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School of Engineering

Stanford Engineering —

Using nature’s miracle bugs to help feed the world

It takes massive energy to make nitrogen fertilizer – temperatures of 1,000 degrees Fahrenheit at extremely high pressure. Now, researchers at Stanford have developed a way to leverage nature’s own processes to produce plant-ready nitrogen at room temperature.

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Stanford School of Engineering —

Nate Persily: How to restore faith in America’s elections

Our recent election focused attention on the mechanics of democracy as never before. An expert in election law sizes things up and suggests ways to regain trust in the institution.

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Stanford News —

Stanford opens a ‘smart city’ research center in Korea

The new center will provide a testbed to help academic and corporate researchers develop and deploy a new generation of physical structures and electronic technologies as prototypes for the urban environments of the 21st Century.

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Stanford Engineering —

To make particles flow more efficiently, put an obstacle in their way

Microfluidic chips speed up biological and chemical experiments. Researchers made them more efficient by using cleverly designed “traffic circles” to direct the flow of fluids.

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Stanford News —

Jeffrey Ullman receives ACM Turing Award

Ullman shares the prize with long-time collaborator Alfred Aho of Columbia University. They are recognized for their influential work on compilers and algorithms, including their co-authorship of widely popular textbooks on these topics.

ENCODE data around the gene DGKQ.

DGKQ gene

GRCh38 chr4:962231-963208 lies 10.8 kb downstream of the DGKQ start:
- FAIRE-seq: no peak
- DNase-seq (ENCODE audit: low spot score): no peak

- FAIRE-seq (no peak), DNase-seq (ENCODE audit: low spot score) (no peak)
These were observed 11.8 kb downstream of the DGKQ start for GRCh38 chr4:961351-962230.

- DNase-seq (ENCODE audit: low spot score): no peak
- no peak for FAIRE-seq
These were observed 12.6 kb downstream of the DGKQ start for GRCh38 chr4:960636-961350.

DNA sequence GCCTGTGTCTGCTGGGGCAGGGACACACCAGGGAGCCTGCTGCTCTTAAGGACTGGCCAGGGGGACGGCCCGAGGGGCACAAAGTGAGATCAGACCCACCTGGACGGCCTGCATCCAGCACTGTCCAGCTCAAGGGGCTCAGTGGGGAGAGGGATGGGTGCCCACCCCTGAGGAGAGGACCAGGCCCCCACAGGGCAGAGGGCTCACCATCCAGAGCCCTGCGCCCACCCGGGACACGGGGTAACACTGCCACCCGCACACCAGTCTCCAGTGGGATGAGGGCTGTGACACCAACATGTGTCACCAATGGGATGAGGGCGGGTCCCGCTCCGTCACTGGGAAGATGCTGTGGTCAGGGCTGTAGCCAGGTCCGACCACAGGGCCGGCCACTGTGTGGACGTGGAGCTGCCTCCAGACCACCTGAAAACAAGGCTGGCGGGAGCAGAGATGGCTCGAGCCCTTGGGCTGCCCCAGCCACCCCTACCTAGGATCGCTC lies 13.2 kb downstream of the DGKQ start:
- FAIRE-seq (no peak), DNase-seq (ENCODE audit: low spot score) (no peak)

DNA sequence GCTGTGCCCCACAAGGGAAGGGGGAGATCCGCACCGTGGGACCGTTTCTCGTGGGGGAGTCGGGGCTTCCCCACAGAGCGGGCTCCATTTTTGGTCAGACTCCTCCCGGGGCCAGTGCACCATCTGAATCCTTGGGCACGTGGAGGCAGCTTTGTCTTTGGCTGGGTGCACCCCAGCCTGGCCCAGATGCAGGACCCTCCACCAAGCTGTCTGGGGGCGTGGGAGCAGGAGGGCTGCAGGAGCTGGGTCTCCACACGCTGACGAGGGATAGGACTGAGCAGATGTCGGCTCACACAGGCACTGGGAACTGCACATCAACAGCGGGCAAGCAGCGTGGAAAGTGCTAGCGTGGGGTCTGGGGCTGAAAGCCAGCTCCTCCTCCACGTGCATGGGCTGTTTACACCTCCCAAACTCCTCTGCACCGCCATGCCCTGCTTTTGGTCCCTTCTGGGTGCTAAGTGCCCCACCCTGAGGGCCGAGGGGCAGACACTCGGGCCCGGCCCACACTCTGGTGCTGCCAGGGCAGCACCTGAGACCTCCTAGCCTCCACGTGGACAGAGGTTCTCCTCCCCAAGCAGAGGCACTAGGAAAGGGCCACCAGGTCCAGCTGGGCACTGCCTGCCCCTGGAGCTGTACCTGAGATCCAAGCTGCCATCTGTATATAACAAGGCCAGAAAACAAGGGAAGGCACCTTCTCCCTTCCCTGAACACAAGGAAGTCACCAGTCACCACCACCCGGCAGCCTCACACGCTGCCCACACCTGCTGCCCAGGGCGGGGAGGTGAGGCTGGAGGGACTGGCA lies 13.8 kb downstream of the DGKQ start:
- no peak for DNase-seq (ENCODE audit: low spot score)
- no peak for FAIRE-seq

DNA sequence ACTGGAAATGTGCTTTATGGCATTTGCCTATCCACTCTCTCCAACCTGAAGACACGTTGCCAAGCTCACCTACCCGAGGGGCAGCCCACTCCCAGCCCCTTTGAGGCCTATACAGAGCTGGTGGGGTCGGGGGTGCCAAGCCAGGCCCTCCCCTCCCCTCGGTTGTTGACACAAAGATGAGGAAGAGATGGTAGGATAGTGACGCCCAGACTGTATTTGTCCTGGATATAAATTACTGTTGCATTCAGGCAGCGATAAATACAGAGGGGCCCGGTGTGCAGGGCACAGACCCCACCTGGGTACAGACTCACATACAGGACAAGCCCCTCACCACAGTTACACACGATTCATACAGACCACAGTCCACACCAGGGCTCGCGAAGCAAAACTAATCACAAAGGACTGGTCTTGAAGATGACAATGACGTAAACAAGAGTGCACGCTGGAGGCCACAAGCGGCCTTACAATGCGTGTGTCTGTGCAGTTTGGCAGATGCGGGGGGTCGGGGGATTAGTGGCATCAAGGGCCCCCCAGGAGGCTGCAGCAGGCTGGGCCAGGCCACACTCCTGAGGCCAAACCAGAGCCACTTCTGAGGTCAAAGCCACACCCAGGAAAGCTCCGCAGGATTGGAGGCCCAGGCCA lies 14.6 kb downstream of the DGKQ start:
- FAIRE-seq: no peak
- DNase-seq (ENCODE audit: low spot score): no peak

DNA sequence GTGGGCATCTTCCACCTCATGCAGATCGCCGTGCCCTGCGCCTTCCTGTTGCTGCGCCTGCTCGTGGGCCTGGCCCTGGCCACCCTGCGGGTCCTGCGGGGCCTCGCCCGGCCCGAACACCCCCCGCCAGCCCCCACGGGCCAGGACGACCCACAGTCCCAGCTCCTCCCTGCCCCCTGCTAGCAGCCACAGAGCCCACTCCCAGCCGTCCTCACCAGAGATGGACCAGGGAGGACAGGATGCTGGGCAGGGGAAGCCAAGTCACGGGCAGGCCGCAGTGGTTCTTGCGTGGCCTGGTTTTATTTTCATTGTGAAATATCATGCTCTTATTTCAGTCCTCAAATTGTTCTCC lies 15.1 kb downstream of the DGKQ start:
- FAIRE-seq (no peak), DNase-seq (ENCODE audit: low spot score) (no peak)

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Stanford News —

New initiative aims to keep 5G networks reliable and secure

The transition to 5G will affect every device connected to the internet, including drones. A team of scholars is working to protect the technology from vulnerabilities.

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Stanford News —

A rapid-response vaccine could stop pandemics

James Swartz has spent a dozen years refining an underappreciated biotech technique into a radical new vaccine approach that could quickly protect billion of people from the next COVID-19-level pandemic.

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Three Stanford faculty elected to the National Academy of Engineering

Stanford School of Engineering faculty members Anne Kiremidjian and Kunle Olukotun and School of Medicine faculty member Joshua Makower have been elected to the National Academy of Engineering, which is one of the highest professional distinctions accorded engineers.

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John Hennessy honored for innovation and teaching in CPU design

Hennessy and long-time collaborator David Patterson win the BBVA Foundation Frontiers of Knowledge Award for inventing a simpler, standardized way to design fast and efficient CPUs, and for sharing the technique in a textbook that’s still used to train chip engineers around the world.

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Stanford News —

Computer model can predict COVID-19’s spread

A study of how 98 million Americans move around each day suggests that most infections occur at “superspreader” sites that put people in contact for long periods, and details how mobility patterns help drive higher infection rates among minority and low-income populations.

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